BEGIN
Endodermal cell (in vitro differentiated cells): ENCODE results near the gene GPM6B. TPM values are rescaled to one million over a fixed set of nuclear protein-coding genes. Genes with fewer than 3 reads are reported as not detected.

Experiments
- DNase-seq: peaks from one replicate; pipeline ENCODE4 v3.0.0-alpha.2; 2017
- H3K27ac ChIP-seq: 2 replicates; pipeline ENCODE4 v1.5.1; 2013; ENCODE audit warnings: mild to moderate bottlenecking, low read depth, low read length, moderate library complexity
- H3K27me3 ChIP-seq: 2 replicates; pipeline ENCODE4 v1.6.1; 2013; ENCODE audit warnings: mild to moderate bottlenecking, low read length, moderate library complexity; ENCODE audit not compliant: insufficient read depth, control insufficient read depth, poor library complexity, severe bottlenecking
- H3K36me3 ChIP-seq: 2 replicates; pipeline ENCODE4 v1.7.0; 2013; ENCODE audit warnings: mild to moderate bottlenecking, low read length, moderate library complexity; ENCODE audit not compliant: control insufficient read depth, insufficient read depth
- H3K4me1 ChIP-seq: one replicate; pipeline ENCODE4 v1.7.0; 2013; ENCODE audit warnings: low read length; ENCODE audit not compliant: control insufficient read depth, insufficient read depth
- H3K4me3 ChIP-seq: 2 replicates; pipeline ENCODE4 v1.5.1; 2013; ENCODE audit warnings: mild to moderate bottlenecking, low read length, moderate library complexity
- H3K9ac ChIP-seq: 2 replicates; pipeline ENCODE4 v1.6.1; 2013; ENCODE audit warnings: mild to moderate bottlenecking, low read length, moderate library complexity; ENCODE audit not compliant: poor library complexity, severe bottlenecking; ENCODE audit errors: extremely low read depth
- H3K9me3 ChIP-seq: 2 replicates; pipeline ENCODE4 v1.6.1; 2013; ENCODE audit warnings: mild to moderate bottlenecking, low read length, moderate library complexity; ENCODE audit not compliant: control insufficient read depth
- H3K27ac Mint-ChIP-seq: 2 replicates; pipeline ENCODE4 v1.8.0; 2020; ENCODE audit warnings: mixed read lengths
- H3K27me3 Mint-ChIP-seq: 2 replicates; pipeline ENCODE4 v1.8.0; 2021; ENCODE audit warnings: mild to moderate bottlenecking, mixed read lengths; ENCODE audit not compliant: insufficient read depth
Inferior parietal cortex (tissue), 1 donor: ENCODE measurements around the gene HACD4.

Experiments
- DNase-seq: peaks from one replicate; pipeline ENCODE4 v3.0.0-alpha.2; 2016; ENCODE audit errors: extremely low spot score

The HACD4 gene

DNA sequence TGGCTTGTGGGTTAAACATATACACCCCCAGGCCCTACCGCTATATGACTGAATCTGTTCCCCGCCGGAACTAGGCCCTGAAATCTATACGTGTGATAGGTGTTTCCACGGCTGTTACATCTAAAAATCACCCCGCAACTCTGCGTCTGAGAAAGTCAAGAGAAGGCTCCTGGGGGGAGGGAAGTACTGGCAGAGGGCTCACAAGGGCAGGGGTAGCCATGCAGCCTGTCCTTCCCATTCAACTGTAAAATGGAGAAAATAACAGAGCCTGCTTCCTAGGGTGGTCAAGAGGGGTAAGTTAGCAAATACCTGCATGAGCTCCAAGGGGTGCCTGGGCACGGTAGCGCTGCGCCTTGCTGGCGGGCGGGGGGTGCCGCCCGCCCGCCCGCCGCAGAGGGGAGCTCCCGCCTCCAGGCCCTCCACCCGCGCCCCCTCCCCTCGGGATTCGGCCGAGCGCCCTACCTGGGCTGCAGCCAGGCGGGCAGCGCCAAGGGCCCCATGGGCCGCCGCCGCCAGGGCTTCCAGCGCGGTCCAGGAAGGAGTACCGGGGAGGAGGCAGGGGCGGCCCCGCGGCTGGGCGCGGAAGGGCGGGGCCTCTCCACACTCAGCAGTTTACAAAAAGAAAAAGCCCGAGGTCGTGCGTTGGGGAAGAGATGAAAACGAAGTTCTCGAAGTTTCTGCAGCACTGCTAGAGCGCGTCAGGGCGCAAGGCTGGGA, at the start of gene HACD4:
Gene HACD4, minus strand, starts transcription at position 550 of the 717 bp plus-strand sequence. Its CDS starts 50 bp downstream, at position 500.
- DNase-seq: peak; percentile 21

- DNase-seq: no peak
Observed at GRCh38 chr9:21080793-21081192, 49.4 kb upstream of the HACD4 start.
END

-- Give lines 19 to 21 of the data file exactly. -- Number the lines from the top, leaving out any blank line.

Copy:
- DNase-seq: peak; percentile 21

- DNase-seq: no peak
Observed at GRCh38 chr9:21080793-21081192, 49.4 kb upstream of the HACD4 start.